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I bought that.


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Old 06-26-2006, 08:02 AM   #15
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What requires you to be in the kitchen all day to make jam or jelly. You boil your berries to get juice or you puree your fruit in blender to make jam. You either add sugar and boil to the jel state (maybe 10 minutes) or you add pectin bring it to a boil for a minute, and put in jars. Put on lids, invert and you are done. There is no need to use a water bath for jams and jellies for home consumption. The high heat and high sugar concentration are preservatives.
Making in a bread machine is a "gimmick" in my opinion. It would have to take longer and how I would ever pour out of my (ex) bread machine I would not have any idea.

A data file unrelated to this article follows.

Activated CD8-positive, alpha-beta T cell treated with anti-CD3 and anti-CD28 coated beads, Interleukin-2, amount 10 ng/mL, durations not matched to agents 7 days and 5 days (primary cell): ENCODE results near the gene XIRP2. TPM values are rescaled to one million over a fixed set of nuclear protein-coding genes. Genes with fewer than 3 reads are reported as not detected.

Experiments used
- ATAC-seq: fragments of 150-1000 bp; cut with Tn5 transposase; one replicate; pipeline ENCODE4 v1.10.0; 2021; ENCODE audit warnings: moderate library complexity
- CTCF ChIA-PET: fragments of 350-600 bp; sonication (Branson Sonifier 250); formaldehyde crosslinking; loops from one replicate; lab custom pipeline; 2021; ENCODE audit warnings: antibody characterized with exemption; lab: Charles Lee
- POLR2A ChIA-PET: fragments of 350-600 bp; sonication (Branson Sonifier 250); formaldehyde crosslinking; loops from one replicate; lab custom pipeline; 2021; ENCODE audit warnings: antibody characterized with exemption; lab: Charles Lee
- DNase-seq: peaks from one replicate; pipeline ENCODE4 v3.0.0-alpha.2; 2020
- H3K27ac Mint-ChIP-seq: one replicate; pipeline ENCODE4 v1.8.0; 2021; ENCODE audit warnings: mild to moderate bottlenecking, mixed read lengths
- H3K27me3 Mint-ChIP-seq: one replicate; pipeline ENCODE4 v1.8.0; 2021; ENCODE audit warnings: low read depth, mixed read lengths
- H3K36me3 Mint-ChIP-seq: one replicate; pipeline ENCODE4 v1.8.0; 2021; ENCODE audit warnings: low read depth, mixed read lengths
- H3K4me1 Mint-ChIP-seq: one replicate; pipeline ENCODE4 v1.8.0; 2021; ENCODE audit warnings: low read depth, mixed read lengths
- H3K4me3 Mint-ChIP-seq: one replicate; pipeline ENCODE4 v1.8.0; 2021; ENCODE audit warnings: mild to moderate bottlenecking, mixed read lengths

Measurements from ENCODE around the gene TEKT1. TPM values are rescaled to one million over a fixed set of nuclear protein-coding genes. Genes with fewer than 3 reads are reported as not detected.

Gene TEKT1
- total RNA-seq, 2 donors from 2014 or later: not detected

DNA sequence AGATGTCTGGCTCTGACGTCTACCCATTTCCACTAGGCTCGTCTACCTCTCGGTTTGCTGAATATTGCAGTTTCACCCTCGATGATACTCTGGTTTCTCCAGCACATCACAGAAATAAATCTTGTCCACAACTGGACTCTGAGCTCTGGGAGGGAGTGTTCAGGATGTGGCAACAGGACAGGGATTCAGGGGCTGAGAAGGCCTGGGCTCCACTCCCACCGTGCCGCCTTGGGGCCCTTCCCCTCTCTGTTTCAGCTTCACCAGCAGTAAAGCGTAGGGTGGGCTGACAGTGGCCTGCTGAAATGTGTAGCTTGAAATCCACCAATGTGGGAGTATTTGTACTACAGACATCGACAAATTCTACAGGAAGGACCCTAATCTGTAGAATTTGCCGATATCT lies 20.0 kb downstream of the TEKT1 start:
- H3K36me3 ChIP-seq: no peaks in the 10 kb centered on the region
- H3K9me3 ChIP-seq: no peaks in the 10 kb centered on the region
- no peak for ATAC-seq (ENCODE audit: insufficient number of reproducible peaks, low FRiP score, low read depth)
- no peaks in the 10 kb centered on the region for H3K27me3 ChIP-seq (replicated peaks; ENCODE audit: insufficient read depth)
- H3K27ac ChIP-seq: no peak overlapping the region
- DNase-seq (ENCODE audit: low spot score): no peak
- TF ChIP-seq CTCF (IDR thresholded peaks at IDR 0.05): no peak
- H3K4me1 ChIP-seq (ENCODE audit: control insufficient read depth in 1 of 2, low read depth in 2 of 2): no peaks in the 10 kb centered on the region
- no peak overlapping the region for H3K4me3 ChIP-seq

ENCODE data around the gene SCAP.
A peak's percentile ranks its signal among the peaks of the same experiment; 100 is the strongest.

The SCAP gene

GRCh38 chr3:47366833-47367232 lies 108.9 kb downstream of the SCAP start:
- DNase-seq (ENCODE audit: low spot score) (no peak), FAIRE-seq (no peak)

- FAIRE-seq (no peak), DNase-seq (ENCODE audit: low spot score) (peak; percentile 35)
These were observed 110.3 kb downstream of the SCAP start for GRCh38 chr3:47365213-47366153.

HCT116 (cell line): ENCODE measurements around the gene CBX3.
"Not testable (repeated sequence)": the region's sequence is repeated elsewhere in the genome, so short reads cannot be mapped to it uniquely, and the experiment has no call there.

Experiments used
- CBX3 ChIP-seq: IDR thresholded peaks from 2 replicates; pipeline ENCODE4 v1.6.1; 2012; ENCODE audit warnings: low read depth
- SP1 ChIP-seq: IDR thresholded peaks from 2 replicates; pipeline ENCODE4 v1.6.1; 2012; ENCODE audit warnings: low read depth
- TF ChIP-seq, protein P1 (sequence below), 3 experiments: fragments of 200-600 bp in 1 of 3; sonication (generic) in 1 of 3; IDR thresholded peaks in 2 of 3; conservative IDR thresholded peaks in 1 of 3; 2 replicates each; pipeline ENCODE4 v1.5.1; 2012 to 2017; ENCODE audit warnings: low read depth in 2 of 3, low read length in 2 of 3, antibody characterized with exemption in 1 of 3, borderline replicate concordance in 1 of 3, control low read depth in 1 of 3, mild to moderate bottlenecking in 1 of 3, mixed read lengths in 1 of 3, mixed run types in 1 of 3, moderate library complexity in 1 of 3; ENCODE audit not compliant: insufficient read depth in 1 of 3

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Old 06-27-2006, 01:12 AM   #16
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Making a batch of jam or jellies over years has averaged about 30 minutes
from start to finish. this ladies mom might be making more the one batch. I know that was the case with my mother she never made just one batch. i use the hot pack system and it works great for me.
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Old 08-03-2006, 10:15 PM   #17
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jam not gelling

First time participant! I'm trying to make Blueberry Jam and it's not "jamming"! I've followed the "Ball" recipe adding 9 cups of crushed berries to 6 cups of sugar. It's been boiling for abou 15 minutes which seems to be long enough but it's not thickening. I even had lemon juice as another site recommended with no difference. Can I call it quits for the night and add sure gel tomorrow?
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Old 08-03-2006, 10:29 PM   #18
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Quote: